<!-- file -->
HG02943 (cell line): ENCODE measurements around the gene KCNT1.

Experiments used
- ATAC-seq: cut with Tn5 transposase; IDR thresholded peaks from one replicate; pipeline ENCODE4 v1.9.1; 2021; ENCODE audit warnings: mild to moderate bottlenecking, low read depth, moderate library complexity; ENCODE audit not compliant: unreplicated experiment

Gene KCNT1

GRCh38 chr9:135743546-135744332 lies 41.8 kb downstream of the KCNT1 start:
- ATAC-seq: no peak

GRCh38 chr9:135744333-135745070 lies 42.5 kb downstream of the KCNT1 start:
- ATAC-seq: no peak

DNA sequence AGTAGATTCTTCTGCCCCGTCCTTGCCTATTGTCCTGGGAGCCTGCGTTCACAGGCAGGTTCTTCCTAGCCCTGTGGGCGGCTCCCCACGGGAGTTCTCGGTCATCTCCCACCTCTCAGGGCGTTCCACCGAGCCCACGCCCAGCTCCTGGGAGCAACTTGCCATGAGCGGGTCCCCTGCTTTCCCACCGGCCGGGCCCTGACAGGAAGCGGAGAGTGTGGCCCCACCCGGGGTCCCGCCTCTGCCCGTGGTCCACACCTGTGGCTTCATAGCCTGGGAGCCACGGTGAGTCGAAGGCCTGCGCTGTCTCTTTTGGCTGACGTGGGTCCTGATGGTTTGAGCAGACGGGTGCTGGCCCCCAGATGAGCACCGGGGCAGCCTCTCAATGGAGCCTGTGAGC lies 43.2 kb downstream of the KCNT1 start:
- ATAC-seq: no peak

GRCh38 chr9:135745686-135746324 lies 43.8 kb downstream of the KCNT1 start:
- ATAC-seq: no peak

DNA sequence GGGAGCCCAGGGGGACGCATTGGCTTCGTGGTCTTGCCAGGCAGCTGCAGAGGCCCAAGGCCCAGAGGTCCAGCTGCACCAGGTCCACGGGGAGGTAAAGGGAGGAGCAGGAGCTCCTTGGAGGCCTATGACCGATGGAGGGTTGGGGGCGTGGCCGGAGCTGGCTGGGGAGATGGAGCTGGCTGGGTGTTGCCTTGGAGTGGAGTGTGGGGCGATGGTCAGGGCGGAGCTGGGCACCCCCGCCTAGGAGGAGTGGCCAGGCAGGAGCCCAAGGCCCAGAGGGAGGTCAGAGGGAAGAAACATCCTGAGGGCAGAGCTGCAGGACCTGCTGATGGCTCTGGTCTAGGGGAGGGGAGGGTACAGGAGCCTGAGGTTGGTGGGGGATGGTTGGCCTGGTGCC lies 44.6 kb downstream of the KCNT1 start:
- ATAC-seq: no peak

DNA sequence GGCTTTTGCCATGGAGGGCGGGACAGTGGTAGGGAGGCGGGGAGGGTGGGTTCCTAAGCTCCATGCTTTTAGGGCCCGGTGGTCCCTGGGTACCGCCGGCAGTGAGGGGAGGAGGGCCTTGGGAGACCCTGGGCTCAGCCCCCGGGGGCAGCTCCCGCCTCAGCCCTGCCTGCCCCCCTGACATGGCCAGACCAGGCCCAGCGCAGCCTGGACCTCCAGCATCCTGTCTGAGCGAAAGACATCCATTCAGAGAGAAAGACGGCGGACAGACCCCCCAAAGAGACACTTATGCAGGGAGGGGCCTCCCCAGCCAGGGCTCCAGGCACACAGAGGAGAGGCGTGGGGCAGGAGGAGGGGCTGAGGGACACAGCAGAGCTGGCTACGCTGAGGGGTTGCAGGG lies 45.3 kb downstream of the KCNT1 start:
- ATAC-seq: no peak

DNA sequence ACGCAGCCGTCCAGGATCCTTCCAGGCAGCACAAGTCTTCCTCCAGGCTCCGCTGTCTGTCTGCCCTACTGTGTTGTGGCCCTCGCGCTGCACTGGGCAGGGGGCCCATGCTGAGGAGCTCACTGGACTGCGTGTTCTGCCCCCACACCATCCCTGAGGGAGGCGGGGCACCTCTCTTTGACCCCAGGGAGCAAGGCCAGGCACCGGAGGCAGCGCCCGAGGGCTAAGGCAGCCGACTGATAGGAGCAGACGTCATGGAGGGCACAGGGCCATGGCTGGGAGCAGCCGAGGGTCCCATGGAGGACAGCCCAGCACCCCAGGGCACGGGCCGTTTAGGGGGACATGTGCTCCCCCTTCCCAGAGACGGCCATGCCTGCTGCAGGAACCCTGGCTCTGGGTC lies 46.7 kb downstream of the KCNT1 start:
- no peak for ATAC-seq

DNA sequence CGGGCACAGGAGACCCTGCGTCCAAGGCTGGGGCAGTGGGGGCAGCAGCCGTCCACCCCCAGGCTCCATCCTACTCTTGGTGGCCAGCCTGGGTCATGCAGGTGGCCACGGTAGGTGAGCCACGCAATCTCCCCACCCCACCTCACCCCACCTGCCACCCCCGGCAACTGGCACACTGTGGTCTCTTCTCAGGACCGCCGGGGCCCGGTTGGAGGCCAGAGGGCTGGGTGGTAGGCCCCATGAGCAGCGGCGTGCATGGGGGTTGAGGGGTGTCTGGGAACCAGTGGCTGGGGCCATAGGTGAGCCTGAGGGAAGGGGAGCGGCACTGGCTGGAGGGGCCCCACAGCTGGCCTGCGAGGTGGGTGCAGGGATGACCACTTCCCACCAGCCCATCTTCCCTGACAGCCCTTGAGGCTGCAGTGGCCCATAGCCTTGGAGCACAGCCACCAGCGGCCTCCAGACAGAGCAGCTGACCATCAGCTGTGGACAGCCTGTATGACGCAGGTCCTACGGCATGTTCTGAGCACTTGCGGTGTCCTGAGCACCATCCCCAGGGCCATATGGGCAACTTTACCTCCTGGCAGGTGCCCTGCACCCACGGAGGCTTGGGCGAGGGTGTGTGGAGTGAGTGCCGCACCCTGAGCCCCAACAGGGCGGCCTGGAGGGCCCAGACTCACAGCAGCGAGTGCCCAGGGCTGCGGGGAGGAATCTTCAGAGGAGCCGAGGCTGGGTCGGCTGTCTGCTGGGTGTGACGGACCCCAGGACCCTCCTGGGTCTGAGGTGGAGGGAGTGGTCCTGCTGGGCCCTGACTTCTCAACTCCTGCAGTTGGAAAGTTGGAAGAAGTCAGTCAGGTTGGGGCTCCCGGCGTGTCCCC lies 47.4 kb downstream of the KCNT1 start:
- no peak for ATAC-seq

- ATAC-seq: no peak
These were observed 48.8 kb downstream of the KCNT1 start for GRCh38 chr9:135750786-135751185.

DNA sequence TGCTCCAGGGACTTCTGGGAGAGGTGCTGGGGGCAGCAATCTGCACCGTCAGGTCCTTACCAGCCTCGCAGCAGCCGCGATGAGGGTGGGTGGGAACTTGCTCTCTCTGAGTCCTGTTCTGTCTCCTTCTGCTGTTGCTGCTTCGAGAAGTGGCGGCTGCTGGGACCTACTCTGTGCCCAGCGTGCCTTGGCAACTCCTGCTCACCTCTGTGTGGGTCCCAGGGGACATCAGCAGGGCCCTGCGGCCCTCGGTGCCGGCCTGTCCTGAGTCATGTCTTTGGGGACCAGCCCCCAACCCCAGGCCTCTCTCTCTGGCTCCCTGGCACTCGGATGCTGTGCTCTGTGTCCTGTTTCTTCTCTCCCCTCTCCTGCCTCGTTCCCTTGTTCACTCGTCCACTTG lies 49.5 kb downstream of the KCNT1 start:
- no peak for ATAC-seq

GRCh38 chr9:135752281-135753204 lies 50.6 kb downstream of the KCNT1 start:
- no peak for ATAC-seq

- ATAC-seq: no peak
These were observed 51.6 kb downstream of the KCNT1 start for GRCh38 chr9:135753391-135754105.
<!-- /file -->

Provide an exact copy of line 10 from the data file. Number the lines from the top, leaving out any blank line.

- ATAC-seq: no peak